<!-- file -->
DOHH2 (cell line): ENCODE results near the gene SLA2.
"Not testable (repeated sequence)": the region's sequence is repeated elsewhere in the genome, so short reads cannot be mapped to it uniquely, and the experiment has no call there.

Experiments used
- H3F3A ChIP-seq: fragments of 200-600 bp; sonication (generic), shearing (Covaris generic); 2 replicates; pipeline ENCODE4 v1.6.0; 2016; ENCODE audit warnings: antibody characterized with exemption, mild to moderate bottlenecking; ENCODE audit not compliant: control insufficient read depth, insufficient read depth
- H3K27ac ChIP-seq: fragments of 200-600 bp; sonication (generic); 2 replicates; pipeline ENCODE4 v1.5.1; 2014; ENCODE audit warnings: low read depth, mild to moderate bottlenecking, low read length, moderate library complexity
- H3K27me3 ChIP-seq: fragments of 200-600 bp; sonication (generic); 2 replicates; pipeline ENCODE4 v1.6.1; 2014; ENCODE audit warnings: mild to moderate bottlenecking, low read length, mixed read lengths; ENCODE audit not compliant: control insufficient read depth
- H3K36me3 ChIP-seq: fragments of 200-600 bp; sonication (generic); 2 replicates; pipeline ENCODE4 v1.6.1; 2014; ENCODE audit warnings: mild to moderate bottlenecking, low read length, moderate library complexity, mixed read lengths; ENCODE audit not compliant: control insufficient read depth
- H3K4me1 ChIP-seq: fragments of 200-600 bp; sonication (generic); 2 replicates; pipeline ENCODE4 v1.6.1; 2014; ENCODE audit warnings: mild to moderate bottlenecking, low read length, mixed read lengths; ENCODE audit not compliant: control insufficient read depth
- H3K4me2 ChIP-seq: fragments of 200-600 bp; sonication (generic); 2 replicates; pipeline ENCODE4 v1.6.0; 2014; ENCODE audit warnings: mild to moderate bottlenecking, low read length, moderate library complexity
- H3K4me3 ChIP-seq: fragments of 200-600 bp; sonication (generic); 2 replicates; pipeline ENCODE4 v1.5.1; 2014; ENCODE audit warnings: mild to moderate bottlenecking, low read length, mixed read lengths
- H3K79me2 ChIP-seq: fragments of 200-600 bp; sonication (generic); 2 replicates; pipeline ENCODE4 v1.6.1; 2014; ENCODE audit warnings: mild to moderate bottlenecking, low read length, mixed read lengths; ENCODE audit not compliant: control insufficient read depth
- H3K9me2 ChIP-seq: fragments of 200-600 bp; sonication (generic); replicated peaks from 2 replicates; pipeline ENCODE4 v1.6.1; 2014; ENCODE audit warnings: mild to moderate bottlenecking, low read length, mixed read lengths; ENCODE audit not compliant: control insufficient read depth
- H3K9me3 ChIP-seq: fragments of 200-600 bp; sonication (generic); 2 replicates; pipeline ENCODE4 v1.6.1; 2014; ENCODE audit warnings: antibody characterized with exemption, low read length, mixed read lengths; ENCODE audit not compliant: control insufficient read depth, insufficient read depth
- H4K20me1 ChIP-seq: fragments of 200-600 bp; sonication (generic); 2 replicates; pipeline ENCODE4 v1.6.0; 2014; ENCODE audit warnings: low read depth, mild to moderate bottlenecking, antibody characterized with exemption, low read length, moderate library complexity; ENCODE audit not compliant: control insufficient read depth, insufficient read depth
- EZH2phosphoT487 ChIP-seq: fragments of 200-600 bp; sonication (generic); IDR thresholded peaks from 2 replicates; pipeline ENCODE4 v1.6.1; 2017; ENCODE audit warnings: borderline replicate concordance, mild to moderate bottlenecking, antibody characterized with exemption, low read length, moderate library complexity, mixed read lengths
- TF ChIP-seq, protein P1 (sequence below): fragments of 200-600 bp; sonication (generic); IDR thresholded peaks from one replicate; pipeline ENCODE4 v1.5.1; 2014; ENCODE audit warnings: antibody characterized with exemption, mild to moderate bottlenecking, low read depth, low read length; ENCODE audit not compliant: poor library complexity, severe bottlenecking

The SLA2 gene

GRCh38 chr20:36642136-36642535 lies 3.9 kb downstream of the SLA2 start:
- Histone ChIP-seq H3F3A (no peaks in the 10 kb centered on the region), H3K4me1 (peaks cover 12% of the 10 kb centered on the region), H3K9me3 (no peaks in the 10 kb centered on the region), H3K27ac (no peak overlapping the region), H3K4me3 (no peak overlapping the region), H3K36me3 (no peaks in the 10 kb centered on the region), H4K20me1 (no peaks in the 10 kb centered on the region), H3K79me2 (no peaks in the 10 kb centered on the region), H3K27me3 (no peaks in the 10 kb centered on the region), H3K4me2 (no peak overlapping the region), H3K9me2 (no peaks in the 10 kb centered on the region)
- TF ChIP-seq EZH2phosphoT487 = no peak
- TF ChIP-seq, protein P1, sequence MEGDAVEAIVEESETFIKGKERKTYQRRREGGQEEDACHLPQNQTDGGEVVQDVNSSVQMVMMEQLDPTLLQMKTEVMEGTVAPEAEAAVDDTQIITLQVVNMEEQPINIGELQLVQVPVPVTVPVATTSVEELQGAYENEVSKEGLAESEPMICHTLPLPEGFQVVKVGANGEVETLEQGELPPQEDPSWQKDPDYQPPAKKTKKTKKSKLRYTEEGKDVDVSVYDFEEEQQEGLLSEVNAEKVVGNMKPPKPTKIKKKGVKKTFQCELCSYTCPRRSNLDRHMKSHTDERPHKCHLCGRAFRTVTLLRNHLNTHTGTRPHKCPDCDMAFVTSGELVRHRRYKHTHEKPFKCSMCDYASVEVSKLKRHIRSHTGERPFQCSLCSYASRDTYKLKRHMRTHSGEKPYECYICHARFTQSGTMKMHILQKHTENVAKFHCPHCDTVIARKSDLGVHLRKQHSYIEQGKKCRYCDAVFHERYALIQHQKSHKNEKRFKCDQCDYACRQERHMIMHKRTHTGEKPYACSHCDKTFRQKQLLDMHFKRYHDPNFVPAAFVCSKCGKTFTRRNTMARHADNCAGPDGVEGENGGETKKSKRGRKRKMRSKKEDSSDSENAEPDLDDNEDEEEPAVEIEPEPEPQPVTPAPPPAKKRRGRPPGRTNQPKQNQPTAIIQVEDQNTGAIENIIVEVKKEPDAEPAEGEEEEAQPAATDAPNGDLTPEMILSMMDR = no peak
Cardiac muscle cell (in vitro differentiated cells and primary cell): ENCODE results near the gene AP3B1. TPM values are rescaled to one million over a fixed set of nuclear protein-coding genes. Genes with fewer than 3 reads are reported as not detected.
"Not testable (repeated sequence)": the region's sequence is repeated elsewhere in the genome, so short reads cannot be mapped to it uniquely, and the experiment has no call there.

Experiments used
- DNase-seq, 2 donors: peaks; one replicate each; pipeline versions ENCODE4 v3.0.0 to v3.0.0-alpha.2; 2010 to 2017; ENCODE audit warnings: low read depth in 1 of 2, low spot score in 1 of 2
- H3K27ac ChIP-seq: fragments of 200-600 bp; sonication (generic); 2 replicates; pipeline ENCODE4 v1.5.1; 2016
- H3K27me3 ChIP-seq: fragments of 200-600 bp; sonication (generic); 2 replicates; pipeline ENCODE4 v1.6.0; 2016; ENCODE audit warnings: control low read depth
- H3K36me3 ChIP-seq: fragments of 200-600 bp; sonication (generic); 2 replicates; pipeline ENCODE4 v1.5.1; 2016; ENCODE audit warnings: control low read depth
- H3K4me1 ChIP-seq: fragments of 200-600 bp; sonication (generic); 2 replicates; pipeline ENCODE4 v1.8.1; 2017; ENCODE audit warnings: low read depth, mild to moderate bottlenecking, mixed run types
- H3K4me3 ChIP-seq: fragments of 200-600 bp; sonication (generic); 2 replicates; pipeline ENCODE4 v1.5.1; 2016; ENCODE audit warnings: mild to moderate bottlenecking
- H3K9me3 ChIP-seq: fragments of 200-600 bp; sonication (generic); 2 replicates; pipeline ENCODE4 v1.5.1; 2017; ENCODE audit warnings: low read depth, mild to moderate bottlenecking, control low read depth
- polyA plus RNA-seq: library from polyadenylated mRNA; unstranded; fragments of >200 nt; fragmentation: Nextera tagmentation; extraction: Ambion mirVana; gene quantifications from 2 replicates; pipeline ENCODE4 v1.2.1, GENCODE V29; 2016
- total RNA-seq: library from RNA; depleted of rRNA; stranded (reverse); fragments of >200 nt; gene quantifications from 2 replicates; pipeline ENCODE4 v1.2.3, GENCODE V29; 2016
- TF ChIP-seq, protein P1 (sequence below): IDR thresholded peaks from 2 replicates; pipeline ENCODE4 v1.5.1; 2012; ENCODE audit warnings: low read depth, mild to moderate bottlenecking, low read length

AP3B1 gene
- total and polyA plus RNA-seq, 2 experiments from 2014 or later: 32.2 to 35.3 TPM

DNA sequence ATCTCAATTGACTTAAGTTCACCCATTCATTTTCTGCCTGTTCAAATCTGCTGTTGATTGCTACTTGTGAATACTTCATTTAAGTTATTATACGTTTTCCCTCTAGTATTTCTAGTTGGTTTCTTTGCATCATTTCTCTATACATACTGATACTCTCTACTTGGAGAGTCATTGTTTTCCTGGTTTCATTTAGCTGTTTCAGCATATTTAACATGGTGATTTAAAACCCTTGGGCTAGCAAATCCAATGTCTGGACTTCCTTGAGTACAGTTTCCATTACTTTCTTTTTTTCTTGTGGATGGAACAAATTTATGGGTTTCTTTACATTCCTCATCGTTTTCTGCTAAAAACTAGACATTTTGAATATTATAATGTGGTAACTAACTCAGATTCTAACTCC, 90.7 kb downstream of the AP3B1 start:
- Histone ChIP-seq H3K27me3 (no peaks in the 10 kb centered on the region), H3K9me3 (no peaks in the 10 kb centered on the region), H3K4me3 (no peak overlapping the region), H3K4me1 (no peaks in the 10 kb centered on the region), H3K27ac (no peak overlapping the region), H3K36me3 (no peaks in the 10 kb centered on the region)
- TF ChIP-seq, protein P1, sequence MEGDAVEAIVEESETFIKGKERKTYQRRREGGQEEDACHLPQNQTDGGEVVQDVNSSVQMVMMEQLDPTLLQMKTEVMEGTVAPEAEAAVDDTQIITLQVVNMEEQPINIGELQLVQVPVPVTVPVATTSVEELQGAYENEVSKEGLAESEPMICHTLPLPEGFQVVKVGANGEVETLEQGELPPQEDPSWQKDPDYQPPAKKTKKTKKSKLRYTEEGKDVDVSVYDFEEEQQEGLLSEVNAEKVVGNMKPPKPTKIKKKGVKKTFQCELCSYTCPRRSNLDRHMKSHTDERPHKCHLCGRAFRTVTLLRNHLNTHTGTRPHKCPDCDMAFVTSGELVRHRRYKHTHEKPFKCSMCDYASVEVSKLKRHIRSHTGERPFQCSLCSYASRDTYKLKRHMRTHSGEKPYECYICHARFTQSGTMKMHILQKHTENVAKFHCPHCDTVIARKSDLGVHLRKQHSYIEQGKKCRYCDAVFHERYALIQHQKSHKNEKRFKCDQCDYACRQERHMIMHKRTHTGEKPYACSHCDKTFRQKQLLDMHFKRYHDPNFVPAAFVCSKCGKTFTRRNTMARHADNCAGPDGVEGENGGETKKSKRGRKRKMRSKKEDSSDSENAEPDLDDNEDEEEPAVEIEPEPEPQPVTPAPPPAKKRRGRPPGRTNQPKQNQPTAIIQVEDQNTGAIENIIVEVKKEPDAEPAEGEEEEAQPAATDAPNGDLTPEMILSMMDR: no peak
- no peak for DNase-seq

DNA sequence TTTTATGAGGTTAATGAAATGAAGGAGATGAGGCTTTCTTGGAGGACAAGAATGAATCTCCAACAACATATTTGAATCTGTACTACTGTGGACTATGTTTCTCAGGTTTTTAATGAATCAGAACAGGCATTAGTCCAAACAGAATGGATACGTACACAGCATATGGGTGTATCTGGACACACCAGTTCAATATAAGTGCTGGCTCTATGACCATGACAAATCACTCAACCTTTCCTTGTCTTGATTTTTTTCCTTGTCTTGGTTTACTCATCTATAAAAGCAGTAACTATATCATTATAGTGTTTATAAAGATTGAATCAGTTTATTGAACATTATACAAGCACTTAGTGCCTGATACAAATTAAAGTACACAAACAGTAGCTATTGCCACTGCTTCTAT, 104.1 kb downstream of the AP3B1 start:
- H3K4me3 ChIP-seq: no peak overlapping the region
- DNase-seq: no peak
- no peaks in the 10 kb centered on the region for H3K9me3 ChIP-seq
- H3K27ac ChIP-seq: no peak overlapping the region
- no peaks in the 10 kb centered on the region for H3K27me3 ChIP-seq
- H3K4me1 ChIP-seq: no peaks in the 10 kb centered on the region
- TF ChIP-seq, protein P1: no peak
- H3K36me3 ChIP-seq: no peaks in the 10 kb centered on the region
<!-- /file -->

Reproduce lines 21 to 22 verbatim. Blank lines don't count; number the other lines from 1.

- TF ChIP-seq, protein P1, sequence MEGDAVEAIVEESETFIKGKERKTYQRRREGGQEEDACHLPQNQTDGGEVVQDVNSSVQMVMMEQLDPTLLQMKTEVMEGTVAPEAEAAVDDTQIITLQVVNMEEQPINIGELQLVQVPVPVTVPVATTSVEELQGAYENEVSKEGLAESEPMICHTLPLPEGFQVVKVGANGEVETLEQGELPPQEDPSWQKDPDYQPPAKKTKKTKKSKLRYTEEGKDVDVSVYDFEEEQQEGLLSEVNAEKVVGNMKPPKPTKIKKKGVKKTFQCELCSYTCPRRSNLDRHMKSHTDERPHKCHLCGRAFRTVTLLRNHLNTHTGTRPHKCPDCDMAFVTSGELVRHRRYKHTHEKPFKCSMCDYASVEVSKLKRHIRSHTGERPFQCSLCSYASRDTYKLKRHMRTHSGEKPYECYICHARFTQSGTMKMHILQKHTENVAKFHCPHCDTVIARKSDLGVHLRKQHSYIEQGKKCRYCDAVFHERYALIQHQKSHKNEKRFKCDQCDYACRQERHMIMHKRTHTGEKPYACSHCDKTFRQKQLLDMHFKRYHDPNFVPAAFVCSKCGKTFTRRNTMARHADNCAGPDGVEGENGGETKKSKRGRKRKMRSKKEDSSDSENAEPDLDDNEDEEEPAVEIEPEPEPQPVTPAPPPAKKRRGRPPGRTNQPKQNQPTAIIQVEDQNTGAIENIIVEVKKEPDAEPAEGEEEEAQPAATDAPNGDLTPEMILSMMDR = no peak
Cardiac muscle cell (in vitro differentiated cells and primary cell): ENCODE results near the gene AP3B1. TPM values are rescaled to one million over a fixed set of nuclear protein-coding genes. Genes with fewer than 3 reads are reported as not detected.